Experience at AALL’s Course: Competitive Intelligence Strategies & Analysis

By Allison C. Reeve Davis, Senior Library Manager, Littler Mendelson, P.C. and Caren Luckie, Research Attorney, Jackson Walker LLP

Allison and Caren were both awardees of the PLLIP-SIS grant to attend the course and in this post share their experiences and “a-ha” moments.

On May 16-17, 2022, several legal information professionals gathered in Chicago for an immersive course on Competitive Intelligence (CI) in law firms. The small group of 11 comprised individuals from law firms of various size and included librarians and CI researchers alike. Facilitators Ben Brighoff (Foley & Lardner, L.L.P.) and Lynne Kilgore (Baker Botts, L.L.P.), along with additional speaker Nathalie Noel (Jenner & Block), led the group through several CI strategies, team development, stakeholder buy-in, working collaboratively with other departments, and other considerations. Attendees took away ideas and made connections with each other creating a larger network of colleagues working in this space. We have already seen members of the group reaching out with questions and sharing ideas.

Organizers of the course kept the attendee list intentionally small. This created an open environment in which all were encouraged to share their experiences, expertise, and ask questions in a welcoming environment. Learning that individuals came from various levels of experience or diverse groups of research settings lessened any intimidation of being in a room with only high-level experts. Quickly, the group felt comfortable asking questions and sharing their goals for further CI development on their home teams. We learned that many of us face the same problems, and that we were all searching for the right (or better) resources to help us provide enhanced competitive intelligence to our firms.

The conversation on bridging gaps between CI and other departments especially intrigued Allison. On one hand this portion, led by Noel, highlighted that although CI functions may sit within marketing or knowledge departments, or be their own groups outside of others, there is always opportunity for collaboration. Communication between CI, libraries, business development, recruiting and alumni, finance, and others allows professionals to glean more insight than if working in a silo. Allison’s “a-ha” moment is to reach out to unique groups her team may not yet be working with for a CI function. These connections may lead to identification of competitive strengths at the firm and opportunities in emerging areas of practice.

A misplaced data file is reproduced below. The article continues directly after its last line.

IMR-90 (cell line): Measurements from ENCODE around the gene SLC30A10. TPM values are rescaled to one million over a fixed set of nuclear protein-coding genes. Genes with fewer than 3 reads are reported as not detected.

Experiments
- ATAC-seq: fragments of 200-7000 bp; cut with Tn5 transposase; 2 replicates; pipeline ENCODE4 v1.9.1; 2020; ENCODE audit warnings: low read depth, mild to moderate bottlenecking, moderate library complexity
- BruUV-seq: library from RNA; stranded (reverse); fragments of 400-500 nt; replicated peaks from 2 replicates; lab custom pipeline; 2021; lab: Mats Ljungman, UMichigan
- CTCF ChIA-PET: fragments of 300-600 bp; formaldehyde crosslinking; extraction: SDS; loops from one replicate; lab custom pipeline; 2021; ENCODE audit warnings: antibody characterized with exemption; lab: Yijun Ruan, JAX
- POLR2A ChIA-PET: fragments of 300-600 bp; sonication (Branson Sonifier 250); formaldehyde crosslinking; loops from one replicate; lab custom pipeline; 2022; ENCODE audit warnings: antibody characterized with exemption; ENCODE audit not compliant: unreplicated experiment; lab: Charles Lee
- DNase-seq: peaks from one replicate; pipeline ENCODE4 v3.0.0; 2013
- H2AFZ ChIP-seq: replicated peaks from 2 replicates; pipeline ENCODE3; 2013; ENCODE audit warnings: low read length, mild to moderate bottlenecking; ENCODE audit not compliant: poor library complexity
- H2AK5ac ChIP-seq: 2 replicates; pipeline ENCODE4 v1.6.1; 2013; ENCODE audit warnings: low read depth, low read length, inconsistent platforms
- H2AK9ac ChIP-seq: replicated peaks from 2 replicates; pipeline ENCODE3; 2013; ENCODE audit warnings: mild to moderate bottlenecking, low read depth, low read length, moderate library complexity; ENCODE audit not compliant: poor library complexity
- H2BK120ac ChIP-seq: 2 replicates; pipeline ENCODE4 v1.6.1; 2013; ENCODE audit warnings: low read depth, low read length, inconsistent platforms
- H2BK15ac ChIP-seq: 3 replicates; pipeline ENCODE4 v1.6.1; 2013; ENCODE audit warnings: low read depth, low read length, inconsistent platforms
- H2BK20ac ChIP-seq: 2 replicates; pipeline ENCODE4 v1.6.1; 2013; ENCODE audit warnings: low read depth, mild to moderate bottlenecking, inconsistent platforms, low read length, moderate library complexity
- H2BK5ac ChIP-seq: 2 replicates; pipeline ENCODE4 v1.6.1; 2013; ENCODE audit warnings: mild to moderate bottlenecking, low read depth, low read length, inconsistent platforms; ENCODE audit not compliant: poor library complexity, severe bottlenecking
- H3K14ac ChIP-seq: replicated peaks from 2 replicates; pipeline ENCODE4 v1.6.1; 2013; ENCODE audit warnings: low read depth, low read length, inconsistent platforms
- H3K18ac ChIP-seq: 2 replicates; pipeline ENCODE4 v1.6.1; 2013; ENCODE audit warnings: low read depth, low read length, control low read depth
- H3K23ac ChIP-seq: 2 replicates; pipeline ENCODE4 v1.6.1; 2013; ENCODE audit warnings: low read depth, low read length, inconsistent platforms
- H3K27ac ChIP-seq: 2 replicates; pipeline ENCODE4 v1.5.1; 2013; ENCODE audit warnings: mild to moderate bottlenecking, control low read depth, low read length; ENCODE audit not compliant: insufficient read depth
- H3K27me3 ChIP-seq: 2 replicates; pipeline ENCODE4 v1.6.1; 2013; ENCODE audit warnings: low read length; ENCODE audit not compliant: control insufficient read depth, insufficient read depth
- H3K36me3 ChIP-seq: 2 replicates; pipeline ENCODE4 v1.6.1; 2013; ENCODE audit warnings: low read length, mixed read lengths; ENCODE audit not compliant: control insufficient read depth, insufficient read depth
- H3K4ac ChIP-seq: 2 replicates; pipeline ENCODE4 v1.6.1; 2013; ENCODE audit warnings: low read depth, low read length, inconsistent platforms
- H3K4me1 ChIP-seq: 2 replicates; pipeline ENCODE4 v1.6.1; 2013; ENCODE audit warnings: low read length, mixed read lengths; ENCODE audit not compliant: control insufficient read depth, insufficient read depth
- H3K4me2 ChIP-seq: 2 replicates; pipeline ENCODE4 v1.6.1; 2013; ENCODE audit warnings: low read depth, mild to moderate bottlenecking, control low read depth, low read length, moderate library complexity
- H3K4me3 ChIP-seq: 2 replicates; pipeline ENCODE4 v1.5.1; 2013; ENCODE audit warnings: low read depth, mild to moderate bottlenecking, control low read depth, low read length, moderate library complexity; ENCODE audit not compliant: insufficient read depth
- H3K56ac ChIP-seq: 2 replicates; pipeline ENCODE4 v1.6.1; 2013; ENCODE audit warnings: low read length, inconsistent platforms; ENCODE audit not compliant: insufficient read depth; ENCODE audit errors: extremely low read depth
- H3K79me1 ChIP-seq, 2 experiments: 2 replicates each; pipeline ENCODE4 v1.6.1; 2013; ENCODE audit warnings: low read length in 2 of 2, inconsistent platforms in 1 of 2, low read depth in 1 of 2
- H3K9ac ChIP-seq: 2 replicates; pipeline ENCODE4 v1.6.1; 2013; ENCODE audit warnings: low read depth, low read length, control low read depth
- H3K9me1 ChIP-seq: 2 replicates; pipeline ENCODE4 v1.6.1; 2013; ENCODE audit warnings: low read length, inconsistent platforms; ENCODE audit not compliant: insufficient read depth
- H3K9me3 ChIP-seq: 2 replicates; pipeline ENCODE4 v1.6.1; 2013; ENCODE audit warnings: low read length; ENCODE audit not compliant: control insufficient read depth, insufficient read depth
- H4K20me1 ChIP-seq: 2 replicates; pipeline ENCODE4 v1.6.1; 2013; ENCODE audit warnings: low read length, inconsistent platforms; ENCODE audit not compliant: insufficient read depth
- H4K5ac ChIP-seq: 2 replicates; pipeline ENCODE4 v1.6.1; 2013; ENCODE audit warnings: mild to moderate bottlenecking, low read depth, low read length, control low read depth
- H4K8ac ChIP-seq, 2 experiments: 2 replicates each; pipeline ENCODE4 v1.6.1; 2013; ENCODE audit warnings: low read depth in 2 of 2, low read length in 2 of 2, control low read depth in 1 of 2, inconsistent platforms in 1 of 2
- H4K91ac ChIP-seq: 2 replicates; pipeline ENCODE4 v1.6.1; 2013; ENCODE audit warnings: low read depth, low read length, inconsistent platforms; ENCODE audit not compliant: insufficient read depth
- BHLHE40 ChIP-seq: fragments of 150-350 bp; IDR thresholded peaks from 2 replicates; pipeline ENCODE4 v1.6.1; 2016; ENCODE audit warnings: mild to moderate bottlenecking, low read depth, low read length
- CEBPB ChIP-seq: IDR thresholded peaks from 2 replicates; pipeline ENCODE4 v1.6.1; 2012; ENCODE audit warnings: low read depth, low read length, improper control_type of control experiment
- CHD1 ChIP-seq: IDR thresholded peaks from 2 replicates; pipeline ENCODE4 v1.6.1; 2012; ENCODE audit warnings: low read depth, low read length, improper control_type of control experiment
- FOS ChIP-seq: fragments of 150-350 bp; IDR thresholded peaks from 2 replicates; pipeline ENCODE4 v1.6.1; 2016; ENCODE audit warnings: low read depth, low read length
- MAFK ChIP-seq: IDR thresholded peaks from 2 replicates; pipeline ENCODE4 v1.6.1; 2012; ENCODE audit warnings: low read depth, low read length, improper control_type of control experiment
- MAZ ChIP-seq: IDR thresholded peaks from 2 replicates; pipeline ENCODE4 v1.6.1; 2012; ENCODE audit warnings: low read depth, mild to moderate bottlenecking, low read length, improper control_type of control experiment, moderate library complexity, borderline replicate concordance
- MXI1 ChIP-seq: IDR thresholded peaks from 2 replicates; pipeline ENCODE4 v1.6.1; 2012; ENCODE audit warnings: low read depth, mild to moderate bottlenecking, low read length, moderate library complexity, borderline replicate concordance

Caren was most interested to learn about the resources that are used by CI professionals and others performing CI functions. While many firm librarians perform CI research at a basic level – think about those Business Development reports we put together for attorneys who have a lunch meeting with a potential client – there are resources that offer a deeper dive into corporate information. Many of these are paid resources, but there are quite a few that are available at no cost. Many of the free, and possibly some paid, resources are available through the local public library. Her “a-ha” moment came with the discovery of how much of the firm internal data might be incorporated into a report. Reaching out to other internal firm departments will also create and improve collaboration within the firm.

It was fascinating to learn how the library and marketing departments are so often working together, with CI professionals most often being seated in one of those groups. We all agreed that quite a bit of our research requests came from marketing to either the library or the CI group. And the marketing department often has the data both for and from client pitches; data that can be incorporated into other CI reports.

Finally, thank you to the PLLIP-SIS Grants Committee for providing the opportunity to attend this fantastic learning experience. We highly recommend that you participate in future AALL CI courses and apply for the grants that support your career development.

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